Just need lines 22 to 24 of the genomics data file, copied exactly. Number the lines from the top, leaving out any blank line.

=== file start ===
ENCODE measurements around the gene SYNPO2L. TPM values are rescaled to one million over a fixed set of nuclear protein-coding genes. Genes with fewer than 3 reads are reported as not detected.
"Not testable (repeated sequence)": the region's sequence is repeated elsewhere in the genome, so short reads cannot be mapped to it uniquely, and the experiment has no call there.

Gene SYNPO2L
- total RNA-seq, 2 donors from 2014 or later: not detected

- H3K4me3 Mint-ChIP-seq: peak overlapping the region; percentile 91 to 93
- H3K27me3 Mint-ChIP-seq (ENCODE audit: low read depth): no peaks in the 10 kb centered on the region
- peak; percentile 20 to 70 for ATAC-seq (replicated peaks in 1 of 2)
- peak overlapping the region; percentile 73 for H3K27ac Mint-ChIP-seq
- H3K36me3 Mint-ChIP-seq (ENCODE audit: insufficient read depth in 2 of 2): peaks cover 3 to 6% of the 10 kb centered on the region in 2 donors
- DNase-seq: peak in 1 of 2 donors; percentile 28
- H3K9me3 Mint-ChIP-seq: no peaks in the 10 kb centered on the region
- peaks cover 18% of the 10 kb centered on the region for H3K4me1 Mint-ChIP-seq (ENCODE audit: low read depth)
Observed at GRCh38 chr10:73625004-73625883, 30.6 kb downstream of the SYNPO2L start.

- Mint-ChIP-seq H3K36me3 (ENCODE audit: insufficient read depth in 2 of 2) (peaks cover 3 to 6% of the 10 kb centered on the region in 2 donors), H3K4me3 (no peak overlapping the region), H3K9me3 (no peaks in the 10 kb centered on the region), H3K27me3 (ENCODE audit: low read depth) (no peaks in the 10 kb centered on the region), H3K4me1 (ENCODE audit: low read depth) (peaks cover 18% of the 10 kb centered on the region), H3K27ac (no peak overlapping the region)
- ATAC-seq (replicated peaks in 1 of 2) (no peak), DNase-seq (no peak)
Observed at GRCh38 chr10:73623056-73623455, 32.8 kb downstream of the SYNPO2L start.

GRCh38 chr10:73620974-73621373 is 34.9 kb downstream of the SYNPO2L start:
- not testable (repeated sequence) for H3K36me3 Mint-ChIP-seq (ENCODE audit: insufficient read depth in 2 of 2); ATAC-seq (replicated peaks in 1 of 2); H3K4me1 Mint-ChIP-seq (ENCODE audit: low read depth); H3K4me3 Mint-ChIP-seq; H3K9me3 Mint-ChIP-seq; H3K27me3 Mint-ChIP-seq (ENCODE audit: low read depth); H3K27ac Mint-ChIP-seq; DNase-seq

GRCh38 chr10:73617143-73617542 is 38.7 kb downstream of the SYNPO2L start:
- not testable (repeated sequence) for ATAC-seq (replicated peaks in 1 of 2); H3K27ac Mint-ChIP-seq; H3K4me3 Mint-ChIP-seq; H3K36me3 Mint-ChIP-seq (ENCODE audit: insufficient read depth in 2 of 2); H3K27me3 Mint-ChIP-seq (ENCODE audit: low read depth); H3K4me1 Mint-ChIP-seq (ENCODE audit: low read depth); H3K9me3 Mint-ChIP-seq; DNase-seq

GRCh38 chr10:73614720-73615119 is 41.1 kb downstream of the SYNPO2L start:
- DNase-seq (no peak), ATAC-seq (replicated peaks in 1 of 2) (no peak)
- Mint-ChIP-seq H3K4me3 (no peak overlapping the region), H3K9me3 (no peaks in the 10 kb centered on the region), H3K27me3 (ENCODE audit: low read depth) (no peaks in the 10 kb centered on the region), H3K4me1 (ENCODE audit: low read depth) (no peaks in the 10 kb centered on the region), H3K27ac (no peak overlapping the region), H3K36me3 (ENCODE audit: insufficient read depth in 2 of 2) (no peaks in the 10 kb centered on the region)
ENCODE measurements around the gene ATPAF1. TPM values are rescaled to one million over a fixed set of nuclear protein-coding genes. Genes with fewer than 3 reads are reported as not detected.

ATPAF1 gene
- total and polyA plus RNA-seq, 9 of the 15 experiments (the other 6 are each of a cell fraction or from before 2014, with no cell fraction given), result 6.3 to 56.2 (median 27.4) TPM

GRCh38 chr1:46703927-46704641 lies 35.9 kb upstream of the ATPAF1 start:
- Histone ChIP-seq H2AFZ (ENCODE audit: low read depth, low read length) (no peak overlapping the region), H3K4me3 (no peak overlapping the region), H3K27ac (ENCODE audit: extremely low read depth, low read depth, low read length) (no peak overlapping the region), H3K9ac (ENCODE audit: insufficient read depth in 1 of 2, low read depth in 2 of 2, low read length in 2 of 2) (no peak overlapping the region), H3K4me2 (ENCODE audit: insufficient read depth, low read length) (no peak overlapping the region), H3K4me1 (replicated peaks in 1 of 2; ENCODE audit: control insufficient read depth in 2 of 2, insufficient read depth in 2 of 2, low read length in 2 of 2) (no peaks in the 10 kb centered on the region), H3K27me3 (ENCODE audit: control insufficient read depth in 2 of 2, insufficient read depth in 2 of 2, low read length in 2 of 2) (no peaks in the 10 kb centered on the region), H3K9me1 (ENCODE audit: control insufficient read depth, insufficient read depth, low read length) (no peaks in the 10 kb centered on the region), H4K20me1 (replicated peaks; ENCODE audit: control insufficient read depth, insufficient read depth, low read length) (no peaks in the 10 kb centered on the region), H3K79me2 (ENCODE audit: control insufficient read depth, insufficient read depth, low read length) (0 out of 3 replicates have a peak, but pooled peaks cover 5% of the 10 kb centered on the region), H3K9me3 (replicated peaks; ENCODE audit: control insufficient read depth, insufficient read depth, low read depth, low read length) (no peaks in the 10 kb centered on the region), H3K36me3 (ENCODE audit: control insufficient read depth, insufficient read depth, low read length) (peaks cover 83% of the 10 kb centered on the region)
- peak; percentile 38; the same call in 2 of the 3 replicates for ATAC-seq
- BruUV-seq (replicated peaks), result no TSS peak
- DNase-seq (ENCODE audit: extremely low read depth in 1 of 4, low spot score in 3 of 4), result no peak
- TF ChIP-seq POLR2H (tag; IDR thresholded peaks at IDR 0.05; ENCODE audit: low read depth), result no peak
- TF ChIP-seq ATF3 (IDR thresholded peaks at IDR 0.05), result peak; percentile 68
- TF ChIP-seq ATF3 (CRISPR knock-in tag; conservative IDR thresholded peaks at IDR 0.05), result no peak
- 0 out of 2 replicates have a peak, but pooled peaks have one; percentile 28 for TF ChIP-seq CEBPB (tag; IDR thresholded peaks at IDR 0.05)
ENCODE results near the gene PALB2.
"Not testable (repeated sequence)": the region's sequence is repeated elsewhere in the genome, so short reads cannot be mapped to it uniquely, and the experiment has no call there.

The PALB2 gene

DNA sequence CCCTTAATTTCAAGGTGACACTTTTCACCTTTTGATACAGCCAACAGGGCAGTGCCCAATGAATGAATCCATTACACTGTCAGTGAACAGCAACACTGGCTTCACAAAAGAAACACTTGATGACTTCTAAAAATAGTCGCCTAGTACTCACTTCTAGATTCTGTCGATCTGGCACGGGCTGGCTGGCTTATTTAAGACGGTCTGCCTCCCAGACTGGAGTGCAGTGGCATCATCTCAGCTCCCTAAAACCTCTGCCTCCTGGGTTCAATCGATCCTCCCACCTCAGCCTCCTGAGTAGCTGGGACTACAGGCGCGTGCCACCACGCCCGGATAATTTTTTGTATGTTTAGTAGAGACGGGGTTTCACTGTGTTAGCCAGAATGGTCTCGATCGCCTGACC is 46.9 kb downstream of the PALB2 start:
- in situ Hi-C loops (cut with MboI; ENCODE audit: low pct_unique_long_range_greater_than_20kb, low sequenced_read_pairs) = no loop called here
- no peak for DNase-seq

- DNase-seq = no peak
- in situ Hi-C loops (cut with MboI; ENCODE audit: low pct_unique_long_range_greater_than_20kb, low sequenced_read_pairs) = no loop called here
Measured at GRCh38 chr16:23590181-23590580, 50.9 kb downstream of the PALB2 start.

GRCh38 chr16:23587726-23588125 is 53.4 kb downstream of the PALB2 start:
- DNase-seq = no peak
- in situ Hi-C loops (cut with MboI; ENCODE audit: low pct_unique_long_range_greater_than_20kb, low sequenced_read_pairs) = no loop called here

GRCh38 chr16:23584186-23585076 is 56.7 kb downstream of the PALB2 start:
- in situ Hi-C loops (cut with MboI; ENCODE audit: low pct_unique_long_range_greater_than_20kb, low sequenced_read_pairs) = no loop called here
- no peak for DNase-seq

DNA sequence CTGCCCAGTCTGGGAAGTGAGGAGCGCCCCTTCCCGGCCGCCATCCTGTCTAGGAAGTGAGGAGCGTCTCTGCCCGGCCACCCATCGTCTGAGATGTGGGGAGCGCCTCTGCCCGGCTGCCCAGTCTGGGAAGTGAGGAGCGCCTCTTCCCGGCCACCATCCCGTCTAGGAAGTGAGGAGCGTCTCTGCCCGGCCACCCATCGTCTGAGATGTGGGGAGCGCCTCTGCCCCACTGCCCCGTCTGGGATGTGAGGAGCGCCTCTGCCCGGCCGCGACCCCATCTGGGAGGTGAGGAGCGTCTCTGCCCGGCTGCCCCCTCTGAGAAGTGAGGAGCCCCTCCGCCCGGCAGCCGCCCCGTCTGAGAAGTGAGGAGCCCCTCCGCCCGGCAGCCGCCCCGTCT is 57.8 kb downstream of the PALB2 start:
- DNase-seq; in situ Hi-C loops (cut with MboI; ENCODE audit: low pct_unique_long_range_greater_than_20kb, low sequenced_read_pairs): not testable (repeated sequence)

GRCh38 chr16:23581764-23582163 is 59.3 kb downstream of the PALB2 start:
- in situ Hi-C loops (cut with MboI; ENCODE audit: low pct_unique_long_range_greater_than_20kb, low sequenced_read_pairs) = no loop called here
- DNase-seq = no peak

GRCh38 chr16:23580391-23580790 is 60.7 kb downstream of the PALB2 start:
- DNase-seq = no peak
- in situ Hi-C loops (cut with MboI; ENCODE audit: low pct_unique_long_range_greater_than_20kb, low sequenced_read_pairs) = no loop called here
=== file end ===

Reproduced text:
- DNase-seq (no peak), ATAC-seq (replicated peaks in 1 of 2) (no peak)
- Mint-ChIP-seq H3K4me3 (no peak overlapping the region), H3K9me3 (no peaks in the 10 kb centered on the region), H3K27me3 (ENCODE audit: low read depth) (no peaks in the 10 kb centered on the region), H3K4me1 (ENCODE audit: low read depth) (no peaks in the 10 kb centered on the region), H3K27ac (no peak overlapping the region), H3K36me3 (ENCODE audit: insufficient read depth in 2 of 2) (no peaks in the 10 kb centered on the region)
ENCODE measurements around the gene ATPAF1. TPM values are rescaled to one million over a fixed set of nuclear protein-coding genes. Genes with fewer than 3 reads are reported as not detected.